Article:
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I think this might be a bit of a stupid question, but I've got a bit of mental block on it.

I'm trying to power a CA3140 op-amp. I have a 12V source, and an AMD660 inverter to provide the negative voltage.

schematic

simulate this circuit – Schematic created using CircuitLab

However, when I connect the negative supply pin of the op amp to the pin to the output pin of the ADM660 inverter, the voltage reading on the ADM660 output goes to a few hundred (positive) mV instead of -6V(ish) it should be. Obviously the output of the op-amp does not descend into the negative region.

I've tried placing various resistors in series with the output of the ADM660 to reduce the current as it was fairly high, but this just results in a voltage drop across the resistor, and still leaves a positive voltage on the op-amp pin. What should I be doing? I feel like I'm missing something easy here, sorry if it's really obvious, I'm fairly new to electronics.

Thanks.

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    \$\begingroup\$ What you're doing wrong is trying to feed your ADM660 via a voltage divider. \$\endgroup\$ – brhans Apr 28 '16 at 17:45
  • \$\begingroup\$ Thanks for the reply. What's wrong with that sorry? \$\endgroup\$ – ram Apr 28 '16 at 17:54
  • \$\begingroup\$ ADM660 does not generate electric power from nowhere, it takes it from its VIN pin. You limit the input current of this pin to low values by R3 (R4) in this divider. You have to add resistors' values on schematics. \$\endgroup\$ – Master Apr 28 '16 at 18:00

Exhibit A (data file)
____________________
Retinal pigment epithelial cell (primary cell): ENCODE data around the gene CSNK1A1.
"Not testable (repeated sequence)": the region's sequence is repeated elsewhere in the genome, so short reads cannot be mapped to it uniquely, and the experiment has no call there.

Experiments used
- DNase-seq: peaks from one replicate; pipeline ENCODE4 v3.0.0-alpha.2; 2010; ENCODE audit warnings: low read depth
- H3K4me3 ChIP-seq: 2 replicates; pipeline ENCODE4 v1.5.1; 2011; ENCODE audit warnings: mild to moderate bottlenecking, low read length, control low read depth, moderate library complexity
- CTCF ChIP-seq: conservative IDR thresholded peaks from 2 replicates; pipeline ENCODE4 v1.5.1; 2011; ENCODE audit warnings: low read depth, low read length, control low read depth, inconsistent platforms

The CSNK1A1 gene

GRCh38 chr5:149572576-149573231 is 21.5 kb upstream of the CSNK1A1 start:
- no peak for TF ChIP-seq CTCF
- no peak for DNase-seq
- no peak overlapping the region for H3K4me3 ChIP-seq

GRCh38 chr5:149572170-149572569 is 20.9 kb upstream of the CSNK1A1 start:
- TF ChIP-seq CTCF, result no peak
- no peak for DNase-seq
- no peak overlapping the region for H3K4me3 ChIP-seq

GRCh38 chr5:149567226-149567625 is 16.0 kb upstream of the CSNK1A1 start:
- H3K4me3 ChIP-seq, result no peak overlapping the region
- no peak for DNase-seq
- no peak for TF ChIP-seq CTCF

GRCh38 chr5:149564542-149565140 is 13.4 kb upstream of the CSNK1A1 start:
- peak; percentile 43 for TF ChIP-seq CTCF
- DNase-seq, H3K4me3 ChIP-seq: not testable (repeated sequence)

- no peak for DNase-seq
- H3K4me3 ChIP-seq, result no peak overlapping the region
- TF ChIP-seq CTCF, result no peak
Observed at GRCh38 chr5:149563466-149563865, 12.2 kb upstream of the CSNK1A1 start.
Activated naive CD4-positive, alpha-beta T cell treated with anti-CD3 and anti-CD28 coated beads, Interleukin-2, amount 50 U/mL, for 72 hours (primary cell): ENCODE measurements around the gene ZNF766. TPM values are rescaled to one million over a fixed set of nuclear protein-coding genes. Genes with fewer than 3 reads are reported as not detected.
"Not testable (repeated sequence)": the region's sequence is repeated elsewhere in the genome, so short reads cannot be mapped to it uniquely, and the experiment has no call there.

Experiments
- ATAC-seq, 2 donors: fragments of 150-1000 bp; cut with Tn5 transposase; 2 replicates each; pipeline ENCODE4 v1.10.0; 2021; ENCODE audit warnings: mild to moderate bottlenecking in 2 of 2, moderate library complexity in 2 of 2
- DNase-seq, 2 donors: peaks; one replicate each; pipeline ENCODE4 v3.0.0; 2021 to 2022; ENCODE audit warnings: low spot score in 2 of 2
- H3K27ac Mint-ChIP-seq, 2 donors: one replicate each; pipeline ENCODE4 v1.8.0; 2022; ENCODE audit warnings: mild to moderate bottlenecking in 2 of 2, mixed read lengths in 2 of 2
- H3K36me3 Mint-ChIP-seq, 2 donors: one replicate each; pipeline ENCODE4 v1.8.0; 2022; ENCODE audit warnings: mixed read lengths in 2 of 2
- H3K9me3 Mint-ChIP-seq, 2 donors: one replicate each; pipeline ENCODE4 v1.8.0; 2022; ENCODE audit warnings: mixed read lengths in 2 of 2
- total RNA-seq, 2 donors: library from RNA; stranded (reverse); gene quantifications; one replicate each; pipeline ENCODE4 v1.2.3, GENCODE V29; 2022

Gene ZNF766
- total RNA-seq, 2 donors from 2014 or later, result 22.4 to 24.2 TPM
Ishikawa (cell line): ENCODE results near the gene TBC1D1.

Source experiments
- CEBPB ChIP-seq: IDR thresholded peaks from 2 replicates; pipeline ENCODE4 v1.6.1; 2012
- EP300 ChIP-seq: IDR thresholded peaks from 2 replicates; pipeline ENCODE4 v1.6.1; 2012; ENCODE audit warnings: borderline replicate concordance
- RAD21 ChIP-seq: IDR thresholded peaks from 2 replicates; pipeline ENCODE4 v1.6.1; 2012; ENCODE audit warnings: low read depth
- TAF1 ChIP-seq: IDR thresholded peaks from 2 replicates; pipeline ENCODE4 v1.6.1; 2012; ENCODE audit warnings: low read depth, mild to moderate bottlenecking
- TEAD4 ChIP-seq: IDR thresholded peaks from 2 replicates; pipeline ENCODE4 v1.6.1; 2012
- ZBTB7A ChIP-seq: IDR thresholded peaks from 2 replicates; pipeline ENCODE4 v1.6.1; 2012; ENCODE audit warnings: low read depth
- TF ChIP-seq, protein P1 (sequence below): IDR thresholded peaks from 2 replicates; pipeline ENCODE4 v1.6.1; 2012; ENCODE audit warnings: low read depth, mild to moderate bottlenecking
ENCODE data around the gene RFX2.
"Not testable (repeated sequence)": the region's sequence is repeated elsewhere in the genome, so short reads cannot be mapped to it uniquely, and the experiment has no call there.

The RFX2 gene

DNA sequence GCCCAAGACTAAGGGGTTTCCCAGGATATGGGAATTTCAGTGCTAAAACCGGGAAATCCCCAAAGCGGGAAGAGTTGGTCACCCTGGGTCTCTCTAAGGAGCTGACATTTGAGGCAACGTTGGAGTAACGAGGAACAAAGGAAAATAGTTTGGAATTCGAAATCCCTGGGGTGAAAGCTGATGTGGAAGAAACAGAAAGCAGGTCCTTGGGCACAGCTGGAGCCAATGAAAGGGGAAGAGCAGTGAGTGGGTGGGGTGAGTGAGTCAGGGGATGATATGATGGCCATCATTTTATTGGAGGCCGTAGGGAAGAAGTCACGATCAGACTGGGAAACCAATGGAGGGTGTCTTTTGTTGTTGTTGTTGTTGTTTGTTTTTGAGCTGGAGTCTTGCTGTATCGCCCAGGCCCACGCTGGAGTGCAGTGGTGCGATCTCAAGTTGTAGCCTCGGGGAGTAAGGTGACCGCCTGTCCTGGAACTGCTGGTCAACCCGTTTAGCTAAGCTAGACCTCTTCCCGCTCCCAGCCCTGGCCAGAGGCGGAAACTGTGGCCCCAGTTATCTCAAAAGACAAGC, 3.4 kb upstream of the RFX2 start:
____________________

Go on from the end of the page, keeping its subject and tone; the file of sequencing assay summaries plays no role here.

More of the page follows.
• \$\begingroup\$ And: you have to consider the negative supply pin of your OP AMP as a constant current sink pin. You can not make this current smaller by any external components. You can only change the voltage (as it happens in your design). \$\endgroup\$ – Master Apr 28 '16 at 18:01
  • \$\begingroup\$ Voltage Dividers Are NOT Power Supplies. Never. Not Ever. Just Don't Do It. \$\endgroup\$ – brhans Apr 28 '16 at 18:05
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Here's a quick fix that may do the job. Add an NPN transistor to your circuit using the existing potential divider to provide the base voltage. Its emitter will be about 0.6V lower but it will be able to boost the current available to your ADM chip.

enter image description here

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This is a nice trick, and you can use the ADM660's doubling feature if you need -12 for the opamp.

You could also use the Zener as a shunt regulator if that would be more appropriate.

enter image description here

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